Namibia labels sanctions against Mnangagwa ‘ill-conceived, misguided’

Emmerson Mnangagwa

Ministry of International Relations and Cooperation director of multilateral affairs Jeroboam Shanika has labelled the United States’ (US) sanctions against, among others, Zimbabwean president Emmerson Mnangagwa as “unilateral, ill-conceived and misguided”.

He also accused the US of cherry-picking which sanctions must be applied on Zimbabwe and which must not.

On Monday, the US implemented sanctions against Mnangagwa and several other senior leaders, transitioning from a long-standing, comprehensive pressure strategy to more focused measures.

The US government, however, said it has lifted sanctions on Zimbabwe.

“I really don’t understand the motivations for these cherry-picked sanctions, which are in reality unilateral coercive measures intended to influence the domestic politics of the targeted country.

“These are ill-conceived and misguided measures. The reasons they give are ridiculous, because they apply to certain countries, while the countries that imposed unilateral coercive measures are precisely those that protect countries that violate international law and international humanitarian law. If you stand up for what is right, do so out of principle, not for convenience,” he said.

Namibia, through its three successive presidents, has advocated the removal of sanctions on Zimbabwe at the United Nations General Assembly.

Zimbabwe was slapped with a range of sanctions in the early 2000s after a controversial Robert Mugabe-led land reform programme which saw the eviction of an estimated 4 000 of the country’s predominantly minority white farmers.

The Zanu PF regime under then president Mugabe was also accused of gross human rights violations following a series of disputed elections from the early 2000s until 2017.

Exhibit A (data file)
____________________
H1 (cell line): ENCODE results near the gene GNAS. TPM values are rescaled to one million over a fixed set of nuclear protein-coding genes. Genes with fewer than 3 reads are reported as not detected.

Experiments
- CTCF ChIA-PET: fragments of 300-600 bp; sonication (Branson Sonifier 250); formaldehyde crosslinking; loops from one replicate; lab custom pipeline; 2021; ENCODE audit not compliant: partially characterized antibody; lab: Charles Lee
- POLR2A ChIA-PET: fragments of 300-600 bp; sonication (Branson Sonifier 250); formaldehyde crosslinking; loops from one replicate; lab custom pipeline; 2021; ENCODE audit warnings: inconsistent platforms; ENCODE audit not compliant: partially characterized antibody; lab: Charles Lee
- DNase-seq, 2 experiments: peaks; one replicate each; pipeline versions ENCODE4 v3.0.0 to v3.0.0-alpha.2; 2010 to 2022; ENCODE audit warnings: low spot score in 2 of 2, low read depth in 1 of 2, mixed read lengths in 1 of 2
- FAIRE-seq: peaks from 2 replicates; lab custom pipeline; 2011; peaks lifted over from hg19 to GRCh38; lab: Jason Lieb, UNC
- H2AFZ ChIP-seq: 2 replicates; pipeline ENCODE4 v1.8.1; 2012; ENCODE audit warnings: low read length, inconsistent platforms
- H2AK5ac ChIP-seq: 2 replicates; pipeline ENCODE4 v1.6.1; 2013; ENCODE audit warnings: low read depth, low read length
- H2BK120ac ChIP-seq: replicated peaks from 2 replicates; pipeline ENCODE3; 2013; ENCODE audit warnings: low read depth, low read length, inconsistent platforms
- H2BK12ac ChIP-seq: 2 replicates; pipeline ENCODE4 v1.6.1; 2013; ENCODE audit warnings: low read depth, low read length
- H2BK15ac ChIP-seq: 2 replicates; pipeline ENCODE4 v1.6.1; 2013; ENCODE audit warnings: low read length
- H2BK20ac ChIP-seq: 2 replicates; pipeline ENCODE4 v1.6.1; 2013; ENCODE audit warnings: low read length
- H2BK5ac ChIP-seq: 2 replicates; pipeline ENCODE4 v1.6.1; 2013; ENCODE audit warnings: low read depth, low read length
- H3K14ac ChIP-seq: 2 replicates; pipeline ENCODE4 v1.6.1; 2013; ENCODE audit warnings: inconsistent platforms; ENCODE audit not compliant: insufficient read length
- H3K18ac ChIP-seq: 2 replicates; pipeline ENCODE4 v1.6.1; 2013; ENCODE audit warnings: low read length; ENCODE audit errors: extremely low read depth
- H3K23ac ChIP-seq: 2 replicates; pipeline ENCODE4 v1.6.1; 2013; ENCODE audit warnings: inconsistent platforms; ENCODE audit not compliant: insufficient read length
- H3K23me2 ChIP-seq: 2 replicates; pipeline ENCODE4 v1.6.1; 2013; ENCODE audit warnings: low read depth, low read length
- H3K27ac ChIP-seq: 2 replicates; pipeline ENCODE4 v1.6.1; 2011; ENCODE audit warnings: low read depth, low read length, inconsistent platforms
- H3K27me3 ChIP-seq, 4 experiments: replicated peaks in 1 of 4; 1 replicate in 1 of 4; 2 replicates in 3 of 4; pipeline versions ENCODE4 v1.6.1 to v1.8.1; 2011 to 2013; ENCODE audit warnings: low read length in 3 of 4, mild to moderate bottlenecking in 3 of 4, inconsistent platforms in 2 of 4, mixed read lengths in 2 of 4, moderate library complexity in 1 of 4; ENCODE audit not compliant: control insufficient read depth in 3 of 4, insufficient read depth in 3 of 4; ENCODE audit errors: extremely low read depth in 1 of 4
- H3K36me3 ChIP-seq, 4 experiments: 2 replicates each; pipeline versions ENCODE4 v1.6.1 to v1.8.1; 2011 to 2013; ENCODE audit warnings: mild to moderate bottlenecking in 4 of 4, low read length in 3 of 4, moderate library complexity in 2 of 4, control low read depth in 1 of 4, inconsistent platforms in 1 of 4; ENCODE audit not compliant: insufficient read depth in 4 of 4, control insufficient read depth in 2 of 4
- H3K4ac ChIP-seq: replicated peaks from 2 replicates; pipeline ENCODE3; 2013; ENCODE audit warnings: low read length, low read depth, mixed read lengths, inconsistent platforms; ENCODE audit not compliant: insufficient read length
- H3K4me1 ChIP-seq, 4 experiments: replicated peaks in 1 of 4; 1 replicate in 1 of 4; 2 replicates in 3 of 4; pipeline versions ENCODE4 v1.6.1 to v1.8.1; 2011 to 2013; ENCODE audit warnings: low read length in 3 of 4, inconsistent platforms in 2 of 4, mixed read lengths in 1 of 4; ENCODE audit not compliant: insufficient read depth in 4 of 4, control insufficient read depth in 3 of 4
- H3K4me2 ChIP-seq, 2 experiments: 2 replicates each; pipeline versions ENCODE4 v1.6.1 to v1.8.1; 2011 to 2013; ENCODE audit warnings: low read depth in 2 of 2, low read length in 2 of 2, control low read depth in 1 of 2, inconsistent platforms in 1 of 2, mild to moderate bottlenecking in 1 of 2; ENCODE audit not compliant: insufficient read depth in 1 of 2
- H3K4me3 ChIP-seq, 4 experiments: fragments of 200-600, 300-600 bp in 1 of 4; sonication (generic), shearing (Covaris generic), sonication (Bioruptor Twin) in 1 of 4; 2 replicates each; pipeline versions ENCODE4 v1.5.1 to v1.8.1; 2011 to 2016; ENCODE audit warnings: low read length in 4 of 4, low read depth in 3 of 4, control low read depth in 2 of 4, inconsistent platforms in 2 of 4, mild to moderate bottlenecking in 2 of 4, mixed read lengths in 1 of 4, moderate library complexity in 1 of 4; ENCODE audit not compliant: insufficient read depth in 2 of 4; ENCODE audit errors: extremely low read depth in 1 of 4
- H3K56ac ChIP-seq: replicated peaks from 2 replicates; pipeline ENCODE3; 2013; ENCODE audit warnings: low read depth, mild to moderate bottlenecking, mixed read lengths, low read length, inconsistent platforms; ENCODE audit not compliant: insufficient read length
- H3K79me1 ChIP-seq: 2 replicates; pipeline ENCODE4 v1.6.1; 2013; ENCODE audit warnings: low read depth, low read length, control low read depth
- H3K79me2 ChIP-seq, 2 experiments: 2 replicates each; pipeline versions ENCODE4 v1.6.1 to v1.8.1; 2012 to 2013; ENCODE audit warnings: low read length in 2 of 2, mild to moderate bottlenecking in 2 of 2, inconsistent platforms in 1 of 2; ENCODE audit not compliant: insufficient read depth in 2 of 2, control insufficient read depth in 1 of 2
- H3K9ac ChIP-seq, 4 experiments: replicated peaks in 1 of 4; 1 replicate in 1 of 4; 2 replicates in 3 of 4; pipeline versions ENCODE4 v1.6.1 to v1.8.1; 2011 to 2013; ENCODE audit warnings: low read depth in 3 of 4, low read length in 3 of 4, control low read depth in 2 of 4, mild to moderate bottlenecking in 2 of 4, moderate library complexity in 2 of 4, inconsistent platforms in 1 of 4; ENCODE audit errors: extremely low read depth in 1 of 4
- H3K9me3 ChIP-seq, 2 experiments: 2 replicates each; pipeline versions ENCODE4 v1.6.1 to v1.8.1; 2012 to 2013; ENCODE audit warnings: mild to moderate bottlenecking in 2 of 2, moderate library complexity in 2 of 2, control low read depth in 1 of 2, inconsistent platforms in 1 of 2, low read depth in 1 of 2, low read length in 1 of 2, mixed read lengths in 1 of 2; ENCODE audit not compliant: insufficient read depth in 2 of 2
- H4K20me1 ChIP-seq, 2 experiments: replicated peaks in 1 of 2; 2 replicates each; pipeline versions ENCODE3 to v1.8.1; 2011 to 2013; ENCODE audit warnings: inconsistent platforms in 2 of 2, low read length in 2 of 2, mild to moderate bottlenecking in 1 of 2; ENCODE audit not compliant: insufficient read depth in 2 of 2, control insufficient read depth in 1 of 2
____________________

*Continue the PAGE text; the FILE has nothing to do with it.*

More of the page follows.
But the Zimbabwean ruling party has perennially lashed out against the sanctions, labelling them as part of a regime change agenda meant to aid the opposition into power.

Mnangagwa’s administration has, however, recently sought to normalise relations with Washington, which saw a couple of white farmers getting their farms back. In 2020, the Zimbabwean government announced that only foreign white farmers protected by international investment treaties were eligible to get their farms back. In August 2020, the Mnangagwa administration agreed to compensate the farmers US$3,5 billion, as part of another move to resolve the contentious land question.

In the meantime, Zanu PF director of information Farai Marapira has accused US president Joe Biden’s regime of glossing over sanctions illegally imposed on Zimbabwe. “What the American government is trying to do is to gloss over what have always been illegal sanctions… and they continue to try and change them. We are not free from the yoke of US sanctions, they must be removed totally. For as long as the president, or any Zimbabwean or any company is still under sanctions, then Zimbabwe is under sanctions,” he said. Zanu PF has blamed the country’s economic decline over the years on the sanctions, which it says have closed doors for Zimbabwe to fairly trade in international markets.

Commenting on the reworked sanctions this week, US deputy treasury secretary Wally Adeyemo said Washington was imposing targeted sanctions on specific individuals.

These targets were president Mnangagwa and his “criminal network of government officials and business people who are most responsible for corruption or human rights abuses against the people of Zimbabwe”. Secretary of state Antony Blinken said the new measures were part of a “stronger, more targeted sanctions policy”.

He accused the current administration in Zimbabwe of presiding over “serious cases of corruption and human rights abuse”.

Anti-sanctions Zimbabwean activist Rutendo Matinyarare said on his Facebook handle that the move by the US to lift sanctions on Zimbabwe was commendable. “We celebrate this amazing victory and acknowledge that it’s not only our effort, but efforts of various players and other events that brought this victory,” he said.

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